NASA captures moment 'killer' space objects come close to Earth NASA captures moment 'killer' space objects come close to Earth

NASA captures moment 'killer' space objects come close to Earth

NASA captures moment 'killer' space objects come close to Earth

NASA captured a rare event as two large asteroids, described by scientists as "planet killers", passed very close to Earth last week.

Scientists at NASA's Jet Propulsion Laboratory (JPL) in Southern California tracked the two space rocks with the Goldstone Solar System Radar, which also measured the objects' dimensions.

Pics or it didn't happen!
JPL scientists tracked two asteroids that safely flew past Earth recently and used the Deep Space Network to capture images, including this view of Asteroid 2024 MK.

Asteroid 2024 MK, which was first spotted by scientists just 13 days before its closest approach to Earth, was imaged as a 500-foot-long object on Saturday.

Asteroid 2011 UL21, a roughly mile-wide object, was seen passing close to Earth on Thursday at 58,000 mph and turned out to have a small moon orbiting about two miles from its surface.

None of the NEOs was at risk of hitting our planet, but the radar observations made during these two close approaches will provide valuable training for planetary defense, as well as information about their sizes, orbits, rotations, surface details, and clues about their composition.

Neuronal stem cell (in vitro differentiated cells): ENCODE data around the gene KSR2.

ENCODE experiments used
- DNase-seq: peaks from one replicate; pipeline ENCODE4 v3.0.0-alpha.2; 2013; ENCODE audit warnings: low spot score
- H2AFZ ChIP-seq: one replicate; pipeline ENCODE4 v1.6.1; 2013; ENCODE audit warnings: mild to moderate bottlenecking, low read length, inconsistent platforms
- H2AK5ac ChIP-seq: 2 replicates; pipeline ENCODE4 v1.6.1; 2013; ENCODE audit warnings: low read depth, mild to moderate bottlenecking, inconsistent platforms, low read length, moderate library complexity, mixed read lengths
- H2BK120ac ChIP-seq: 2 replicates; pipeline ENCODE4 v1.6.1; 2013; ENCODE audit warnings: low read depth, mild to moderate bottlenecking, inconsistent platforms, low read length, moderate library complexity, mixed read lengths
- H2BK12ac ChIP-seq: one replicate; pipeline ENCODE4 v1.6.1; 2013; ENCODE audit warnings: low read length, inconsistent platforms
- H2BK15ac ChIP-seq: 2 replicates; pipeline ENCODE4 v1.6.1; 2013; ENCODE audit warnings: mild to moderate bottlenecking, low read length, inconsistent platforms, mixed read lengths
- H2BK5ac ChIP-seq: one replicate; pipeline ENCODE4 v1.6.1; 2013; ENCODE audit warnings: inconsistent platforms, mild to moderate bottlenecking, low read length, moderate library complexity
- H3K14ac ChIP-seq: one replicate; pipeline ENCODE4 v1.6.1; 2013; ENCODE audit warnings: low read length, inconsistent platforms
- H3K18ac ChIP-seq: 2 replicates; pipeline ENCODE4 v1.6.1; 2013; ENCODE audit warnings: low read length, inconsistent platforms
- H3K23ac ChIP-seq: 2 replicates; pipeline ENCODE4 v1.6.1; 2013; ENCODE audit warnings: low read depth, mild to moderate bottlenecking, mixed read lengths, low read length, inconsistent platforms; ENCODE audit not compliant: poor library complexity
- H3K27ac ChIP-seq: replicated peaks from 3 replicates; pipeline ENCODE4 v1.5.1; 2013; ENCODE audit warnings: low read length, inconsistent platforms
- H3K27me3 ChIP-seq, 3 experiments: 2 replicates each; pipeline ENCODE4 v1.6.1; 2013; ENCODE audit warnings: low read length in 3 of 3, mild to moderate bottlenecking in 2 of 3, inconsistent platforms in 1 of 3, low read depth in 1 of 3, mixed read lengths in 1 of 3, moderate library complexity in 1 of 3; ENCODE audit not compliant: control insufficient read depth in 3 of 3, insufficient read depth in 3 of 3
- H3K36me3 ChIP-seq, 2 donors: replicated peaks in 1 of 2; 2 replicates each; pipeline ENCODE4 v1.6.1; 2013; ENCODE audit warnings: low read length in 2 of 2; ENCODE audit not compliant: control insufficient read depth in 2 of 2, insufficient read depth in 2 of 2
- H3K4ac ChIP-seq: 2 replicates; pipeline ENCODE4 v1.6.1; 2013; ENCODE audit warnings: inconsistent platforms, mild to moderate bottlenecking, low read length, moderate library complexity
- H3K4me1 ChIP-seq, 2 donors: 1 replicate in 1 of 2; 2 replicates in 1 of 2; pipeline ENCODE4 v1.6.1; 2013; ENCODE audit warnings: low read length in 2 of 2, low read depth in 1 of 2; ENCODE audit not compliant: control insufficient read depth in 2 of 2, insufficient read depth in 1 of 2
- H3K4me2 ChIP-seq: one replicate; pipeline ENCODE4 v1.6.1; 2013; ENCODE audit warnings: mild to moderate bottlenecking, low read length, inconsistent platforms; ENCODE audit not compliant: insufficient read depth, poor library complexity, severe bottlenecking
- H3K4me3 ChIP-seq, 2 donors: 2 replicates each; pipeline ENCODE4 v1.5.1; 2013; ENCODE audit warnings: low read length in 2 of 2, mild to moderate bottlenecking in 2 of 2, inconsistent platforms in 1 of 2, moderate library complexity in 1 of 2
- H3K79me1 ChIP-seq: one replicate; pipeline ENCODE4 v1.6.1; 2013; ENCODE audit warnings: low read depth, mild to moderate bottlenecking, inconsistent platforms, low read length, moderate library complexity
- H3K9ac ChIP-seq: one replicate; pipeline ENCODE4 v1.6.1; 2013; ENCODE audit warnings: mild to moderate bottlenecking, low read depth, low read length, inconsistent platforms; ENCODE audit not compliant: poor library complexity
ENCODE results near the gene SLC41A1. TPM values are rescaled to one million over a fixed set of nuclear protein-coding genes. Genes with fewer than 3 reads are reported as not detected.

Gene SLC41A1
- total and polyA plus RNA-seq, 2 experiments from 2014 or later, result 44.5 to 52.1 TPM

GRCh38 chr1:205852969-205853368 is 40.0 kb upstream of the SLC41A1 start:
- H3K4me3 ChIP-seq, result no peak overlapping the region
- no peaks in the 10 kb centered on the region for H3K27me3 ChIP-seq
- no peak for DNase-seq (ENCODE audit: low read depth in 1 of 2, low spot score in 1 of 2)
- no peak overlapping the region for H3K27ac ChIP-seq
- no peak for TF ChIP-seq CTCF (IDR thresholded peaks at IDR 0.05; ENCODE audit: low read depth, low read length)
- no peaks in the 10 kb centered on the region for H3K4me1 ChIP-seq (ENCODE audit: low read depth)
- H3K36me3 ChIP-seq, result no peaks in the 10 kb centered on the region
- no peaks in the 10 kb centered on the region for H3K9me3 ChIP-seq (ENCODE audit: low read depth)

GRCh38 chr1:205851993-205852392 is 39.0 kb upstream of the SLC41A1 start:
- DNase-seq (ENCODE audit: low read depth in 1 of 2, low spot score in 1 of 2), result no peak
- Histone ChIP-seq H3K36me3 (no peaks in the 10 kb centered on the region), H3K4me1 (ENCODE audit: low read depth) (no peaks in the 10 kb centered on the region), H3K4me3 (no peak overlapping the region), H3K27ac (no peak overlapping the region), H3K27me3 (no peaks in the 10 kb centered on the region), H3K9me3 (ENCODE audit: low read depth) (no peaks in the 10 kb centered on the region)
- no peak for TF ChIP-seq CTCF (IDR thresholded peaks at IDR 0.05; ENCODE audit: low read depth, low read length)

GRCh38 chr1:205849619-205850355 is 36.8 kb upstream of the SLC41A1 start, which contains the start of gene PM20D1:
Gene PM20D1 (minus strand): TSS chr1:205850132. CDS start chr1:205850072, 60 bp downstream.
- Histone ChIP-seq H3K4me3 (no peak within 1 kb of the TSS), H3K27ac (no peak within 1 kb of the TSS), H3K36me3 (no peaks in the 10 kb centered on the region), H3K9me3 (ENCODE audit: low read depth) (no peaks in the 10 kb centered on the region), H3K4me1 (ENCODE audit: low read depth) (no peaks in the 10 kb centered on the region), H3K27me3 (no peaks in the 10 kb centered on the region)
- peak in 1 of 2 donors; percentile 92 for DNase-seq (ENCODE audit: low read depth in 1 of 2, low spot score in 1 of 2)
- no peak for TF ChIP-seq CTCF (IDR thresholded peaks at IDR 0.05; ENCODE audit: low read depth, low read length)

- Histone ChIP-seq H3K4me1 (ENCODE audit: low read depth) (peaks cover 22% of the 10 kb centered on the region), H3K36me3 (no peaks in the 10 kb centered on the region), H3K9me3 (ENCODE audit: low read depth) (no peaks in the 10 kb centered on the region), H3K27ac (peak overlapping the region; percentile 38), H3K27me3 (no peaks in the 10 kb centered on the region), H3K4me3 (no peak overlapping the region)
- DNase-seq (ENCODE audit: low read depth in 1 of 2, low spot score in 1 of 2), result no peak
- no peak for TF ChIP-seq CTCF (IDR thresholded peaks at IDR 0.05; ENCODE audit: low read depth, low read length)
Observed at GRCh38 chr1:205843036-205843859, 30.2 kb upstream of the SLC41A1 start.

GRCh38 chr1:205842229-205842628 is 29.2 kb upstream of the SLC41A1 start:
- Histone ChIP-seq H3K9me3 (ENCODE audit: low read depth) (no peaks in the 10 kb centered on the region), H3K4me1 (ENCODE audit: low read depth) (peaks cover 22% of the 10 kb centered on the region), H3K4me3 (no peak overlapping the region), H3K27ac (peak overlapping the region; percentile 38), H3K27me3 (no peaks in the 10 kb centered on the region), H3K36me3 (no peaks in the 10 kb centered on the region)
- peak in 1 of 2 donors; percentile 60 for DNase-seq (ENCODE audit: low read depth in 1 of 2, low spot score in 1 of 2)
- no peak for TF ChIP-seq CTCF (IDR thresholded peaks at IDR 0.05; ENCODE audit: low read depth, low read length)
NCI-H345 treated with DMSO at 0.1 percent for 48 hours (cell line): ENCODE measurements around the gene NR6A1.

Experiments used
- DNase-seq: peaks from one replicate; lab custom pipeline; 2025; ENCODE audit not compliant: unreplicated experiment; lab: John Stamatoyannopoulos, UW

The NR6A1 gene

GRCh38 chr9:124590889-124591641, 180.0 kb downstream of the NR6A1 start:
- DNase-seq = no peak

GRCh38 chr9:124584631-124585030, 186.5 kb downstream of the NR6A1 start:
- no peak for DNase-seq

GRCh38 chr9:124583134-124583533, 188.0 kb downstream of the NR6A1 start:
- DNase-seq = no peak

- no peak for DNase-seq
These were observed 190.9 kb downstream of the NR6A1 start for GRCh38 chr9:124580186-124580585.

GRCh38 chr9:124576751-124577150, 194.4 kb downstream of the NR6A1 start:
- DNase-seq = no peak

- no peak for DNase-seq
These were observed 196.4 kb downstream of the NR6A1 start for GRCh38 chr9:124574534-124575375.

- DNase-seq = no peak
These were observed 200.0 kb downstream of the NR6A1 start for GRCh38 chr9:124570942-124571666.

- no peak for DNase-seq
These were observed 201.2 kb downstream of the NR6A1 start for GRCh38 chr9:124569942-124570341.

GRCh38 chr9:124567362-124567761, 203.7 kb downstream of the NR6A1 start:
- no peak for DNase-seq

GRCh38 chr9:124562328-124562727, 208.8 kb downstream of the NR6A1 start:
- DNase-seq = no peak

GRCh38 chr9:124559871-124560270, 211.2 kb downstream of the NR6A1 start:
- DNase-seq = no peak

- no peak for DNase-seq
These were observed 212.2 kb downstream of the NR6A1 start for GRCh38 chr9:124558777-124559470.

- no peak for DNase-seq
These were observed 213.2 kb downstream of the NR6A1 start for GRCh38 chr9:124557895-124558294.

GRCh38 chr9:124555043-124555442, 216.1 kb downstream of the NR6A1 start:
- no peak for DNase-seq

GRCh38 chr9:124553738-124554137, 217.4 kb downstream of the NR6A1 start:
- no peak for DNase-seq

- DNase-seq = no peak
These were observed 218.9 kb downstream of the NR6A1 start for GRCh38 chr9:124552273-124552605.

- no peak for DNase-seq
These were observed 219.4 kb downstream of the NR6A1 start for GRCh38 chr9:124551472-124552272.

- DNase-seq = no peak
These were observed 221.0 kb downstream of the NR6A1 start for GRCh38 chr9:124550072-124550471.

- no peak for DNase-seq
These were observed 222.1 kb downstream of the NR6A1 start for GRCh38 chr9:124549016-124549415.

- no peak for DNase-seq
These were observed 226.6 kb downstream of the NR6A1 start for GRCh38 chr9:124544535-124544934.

Asteroid 2011 UL21 will pass Earth on June 27 at a distance of 4.1 million miles (6.6 million kilometers), or about 17 times the distance between the moon and Earth, and was discovered in 2011 by the Catalina Sky Survey, in Tucson, Ariz. But this is the first time the probe has come close enough to Earth to be imaged with radar.

While the roughly mile-wide (1.5 km) object is classified as "potentially hazardous," calculations of its future orbits show it will not pose a threat to our planet in the foreseeable future.

Using the Deep Space Network's 230-foot (70 m) Goldstone Solar System Radar (DSS-14), near Barstow, California, JPL scientists sent radio waves to the asteroid and received the reflected signals with the same antenna.

In addition to determining that the asteroid is roughly spherical, they discovered that it is a binary system: a smaller asteroid, or moon, orbiting it from a distance of about 1.9 miles (3 km).

“About two-thirds of asteroids this size are thought to be binary systems, and their discovery is particularly important because we can use measurements of their relative positions to estimate their orbits, masses and mutual densities, which could provide key information about how they formed,” said Lance Benner, a principal scientist at JPL who helped lead the observations.

Post a Comment

Previous Post Next Post

Worldwide News Search HereπŸ‘‡